Everyone learns in their own way. Some learn by doing, others by taking notes. Some are visual learners and others are auditory. I think I’m a combination of methods. But as I learn more about the silver level of ballroom and more advanced ballroom technique, I’m noticing my internal learning process is a little more complicated than when I was just learning bronze and the basics.
Warning, I drop a few F bombs in this post.
When I’m learning something new, my main emotion is excitement. Learning is fun! I start with a blank slate essentially, so no past experiences to compare to or color my learnings. It’s all new, so it’s all positive, even my mistakes. Because I haven’t learned what is right or wrong yet. I pick things up quickly and so there is near-instant gratification as I do learn what is right. Apply this to something I’m passionate about, like ballroom dance, and I’m on a cloud nine of new knowledge.
Fast forward to where I am now on my ballroom journey. My bronze basics are solid, my technique is pretty good, and people tell me I look like I know what I’m doing. I can dance! So what happens when Teacher introduces a new concept for silver?
If it’s a brand new step, I start out in the “excited to learn something new” state. Then, because I’m used to being able to catch on quickly, if the step proves challenging, I quickly get frustrated with myself. It’s those darn expectations built up from the past experiences of learning the easier bronze steps. At least Teacher is amused when I blurt out “fuck!” in the middle of attempting and failing to dance the new step with him.
If Teacher is focusing on technique, my initial thought is “shit, what did I fuck up now?” For some reason, I expect myself to fully grasp technique concepts that take years to master when they’re first introduced to me. Even when it’s just the general concept that is introduced, as a foundation to build on later. When the topic is brought up again, and especially if Teacher changes how he wants me to do something, I get mad at myself for not already knowing how to do it right. Even though I was doing it right before, based on the knowledge I had, and now Teacher is just building onto that foundation.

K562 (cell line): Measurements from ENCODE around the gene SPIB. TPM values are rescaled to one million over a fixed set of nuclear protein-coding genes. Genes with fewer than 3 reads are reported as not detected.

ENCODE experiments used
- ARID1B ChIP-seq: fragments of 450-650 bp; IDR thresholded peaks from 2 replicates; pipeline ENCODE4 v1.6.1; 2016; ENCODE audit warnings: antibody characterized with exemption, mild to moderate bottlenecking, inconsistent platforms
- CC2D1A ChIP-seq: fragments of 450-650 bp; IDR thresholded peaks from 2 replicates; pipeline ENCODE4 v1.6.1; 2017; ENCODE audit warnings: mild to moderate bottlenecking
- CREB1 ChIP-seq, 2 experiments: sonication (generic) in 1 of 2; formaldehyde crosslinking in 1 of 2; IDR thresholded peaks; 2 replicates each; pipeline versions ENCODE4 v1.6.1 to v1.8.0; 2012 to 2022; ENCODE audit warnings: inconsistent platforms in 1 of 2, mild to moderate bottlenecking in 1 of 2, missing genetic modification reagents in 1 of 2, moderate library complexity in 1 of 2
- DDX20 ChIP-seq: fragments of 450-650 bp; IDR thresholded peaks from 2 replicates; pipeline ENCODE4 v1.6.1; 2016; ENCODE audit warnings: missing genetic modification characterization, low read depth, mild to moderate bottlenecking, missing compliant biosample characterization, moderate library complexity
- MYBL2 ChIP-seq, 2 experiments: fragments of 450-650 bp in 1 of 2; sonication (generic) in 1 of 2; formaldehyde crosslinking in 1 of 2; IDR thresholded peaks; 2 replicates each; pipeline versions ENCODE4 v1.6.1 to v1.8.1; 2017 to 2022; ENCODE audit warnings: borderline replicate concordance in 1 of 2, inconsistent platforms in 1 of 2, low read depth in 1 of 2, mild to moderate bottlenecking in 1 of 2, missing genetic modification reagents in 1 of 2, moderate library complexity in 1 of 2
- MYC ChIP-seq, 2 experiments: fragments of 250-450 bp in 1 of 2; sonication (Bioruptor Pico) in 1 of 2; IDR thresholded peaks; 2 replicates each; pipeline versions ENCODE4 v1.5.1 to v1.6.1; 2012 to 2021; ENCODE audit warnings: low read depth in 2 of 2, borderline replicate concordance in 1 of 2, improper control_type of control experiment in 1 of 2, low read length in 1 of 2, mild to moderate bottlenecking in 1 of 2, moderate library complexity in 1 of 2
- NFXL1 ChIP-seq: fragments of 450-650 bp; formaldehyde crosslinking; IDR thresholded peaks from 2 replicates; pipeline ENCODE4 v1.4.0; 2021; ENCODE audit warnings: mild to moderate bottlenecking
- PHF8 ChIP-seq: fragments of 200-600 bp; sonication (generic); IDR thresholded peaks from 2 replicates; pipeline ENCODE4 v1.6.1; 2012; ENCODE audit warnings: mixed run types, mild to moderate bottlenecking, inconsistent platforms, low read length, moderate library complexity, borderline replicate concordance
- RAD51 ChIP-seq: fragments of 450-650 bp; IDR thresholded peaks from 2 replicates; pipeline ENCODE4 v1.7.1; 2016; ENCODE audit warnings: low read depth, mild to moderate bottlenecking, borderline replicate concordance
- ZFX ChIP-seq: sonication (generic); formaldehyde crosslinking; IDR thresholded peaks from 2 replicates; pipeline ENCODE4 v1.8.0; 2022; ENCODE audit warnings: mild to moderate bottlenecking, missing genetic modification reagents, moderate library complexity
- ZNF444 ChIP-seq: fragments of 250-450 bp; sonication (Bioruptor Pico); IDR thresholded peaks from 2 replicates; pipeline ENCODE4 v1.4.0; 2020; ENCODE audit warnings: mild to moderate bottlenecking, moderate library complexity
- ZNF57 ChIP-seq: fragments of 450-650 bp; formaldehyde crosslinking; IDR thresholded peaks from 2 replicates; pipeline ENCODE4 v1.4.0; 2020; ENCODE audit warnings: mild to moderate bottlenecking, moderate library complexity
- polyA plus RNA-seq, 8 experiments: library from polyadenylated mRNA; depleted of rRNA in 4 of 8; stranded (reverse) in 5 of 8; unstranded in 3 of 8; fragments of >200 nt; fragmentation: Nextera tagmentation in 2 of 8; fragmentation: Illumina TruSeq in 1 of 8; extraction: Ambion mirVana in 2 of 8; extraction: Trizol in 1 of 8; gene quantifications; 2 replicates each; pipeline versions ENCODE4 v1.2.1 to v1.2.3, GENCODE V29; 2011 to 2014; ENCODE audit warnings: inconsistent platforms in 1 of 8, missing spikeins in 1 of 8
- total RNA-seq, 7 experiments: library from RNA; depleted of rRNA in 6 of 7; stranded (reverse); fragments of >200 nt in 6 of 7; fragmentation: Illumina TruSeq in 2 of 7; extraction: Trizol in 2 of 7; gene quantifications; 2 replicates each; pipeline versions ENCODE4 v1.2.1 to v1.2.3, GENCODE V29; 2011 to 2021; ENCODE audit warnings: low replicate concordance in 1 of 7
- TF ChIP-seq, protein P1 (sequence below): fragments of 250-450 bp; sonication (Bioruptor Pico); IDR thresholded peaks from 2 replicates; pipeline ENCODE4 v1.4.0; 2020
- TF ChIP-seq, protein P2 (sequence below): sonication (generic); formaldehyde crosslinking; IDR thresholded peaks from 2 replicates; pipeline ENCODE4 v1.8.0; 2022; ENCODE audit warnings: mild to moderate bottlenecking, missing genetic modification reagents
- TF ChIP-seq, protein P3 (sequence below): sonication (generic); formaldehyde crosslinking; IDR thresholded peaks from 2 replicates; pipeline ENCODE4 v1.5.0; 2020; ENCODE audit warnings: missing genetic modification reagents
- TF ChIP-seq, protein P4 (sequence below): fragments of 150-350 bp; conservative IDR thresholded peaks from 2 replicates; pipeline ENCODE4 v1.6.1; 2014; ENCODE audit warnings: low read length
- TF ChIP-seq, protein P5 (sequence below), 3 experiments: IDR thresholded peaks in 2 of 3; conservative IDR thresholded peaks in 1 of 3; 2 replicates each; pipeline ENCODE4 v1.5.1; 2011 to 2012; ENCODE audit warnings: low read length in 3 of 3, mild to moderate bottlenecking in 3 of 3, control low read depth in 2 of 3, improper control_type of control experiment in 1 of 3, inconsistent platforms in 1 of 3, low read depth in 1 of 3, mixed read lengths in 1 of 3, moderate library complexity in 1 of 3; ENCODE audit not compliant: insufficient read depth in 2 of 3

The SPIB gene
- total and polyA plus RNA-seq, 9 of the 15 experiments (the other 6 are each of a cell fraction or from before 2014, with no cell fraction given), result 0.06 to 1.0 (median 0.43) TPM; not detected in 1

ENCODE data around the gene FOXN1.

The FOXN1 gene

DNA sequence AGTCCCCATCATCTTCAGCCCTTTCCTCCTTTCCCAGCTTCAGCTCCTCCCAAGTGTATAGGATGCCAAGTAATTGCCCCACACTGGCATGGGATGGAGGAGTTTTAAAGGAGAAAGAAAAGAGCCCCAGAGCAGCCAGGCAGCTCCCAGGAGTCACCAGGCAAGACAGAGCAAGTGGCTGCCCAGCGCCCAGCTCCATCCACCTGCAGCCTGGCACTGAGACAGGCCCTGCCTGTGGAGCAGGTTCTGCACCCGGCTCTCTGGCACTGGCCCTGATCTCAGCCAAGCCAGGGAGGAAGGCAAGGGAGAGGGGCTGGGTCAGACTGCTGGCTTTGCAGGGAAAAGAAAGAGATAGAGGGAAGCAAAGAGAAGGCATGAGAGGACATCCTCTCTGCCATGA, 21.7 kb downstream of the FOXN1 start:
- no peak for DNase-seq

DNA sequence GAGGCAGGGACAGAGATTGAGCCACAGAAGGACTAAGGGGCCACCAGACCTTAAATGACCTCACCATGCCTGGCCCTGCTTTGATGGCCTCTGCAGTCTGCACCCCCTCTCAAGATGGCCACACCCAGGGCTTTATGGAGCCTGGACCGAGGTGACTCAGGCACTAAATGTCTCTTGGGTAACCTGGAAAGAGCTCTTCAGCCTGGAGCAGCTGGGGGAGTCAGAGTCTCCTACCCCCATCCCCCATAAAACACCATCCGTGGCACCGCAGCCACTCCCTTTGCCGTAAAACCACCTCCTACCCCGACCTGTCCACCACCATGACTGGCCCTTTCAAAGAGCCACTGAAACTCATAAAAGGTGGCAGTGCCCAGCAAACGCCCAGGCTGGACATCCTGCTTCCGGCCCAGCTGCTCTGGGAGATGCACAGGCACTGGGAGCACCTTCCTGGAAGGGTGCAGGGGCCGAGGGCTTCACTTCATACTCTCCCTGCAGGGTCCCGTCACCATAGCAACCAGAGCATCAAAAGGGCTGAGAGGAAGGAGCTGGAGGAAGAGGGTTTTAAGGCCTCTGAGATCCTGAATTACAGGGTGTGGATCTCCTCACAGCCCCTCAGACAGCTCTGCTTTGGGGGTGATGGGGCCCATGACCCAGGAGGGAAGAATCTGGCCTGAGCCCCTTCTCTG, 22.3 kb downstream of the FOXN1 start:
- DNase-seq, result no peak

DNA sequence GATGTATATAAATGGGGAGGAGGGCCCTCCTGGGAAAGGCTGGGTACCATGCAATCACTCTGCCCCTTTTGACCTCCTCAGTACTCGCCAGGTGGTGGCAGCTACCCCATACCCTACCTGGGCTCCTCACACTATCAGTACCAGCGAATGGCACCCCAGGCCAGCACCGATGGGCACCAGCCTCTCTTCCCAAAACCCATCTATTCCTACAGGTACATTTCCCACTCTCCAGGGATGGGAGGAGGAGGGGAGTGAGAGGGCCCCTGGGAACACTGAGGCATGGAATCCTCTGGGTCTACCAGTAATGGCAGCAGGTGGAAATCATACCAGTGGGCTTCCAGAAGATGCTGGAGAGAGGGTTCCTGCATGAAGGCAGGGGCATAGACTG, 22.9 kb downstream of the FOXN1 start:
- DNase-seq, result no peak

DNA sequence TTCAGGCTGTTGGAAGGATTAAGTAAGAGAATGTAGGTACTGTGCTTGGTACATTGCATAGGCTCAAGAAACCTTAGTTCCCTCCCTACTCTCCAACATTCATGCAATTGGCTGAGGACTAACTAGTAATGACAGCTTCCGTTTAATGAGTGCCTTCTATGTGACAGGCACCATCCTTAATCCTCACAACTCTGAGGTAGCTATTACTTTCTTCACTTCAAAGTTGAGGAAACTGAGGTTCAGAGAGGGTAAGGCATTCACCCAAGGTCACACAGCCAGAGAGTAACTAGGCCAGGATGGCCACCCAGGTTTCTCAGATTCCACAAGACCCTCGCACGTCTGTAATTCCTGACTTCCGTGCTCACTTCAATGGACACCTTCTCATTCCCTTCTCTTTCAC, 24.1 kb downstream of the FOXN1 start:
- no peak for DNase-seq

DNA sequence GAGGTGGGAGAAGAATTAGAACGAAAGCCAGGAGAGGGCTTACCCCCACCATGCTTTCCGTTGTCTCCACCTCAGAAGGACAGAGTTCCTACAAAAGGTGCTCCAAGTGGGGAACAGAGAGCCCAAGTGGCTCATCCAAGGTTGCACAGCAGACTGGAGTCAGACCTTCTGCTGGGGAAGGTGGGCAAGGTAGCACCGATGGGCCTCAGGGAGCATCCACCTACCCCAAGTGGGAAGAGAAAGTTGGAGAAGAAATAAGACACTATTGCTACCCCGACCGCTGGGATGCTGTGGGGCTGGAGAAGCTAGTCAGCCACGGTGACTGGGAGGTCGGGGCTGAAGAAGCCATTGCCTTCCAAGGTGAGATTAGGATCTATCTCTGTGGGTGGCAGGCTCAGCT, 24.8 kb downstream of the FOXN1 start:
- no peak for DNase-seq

I put an incredible amount of pressure on myself to get something right when it’s first introduced to me and to not mess it up once I feel I have it down. So when my human-ness comes out and I forget to hold my core in or keep my chest up, I’m pretty harsh with myself. The not-so-friendly neighborhood demons want to know what the fuck is wrong with me, why can’t I get this right? I also hate feeling like I’m wasting my and Teacher’s time by forcing him to repeat himself. But repetition is part of learning, isn’t it?
Having high expectations of myself is a good thing. To a point. High expectations make me work hard and push myself to keep improving. I have to remember to give myself a break though, when I don’t always meet those expectations. Getting frustrated is ok too, it’s a sign of how deeply I care about what I’m doing. But if I don’t feel that sense of satisfaction when I finally figure out whatever is giving me problems, then I’ll know I’m being too hard on myself. I was so very frustrated that I couldn’t dance the beginning part of my silver foxtrot routine by myself. Then finally I figured it out and could at least walk through the steps. Progress! I got back to that feeling of excitement. Nevermind that I then forgot the beginning of the waltz! Apparently, the space in my brain is getting full. But I digress.
The point is the more I learn, the higher my expectations of myself go. Which is fine, as long as I use them to push myself instead of punish. Learning the basics is a different process than learning the more advanced stuff. Advanced stuff won’t click as quickly. It will take more time to work into my muscle memory. And I will probably forget about some of the basics while I’m focused on the advanced. None of these facts mean I’m stupid or a failure or just not good enough for anything above bronze. These are reminders for myself. Feel free to use them too.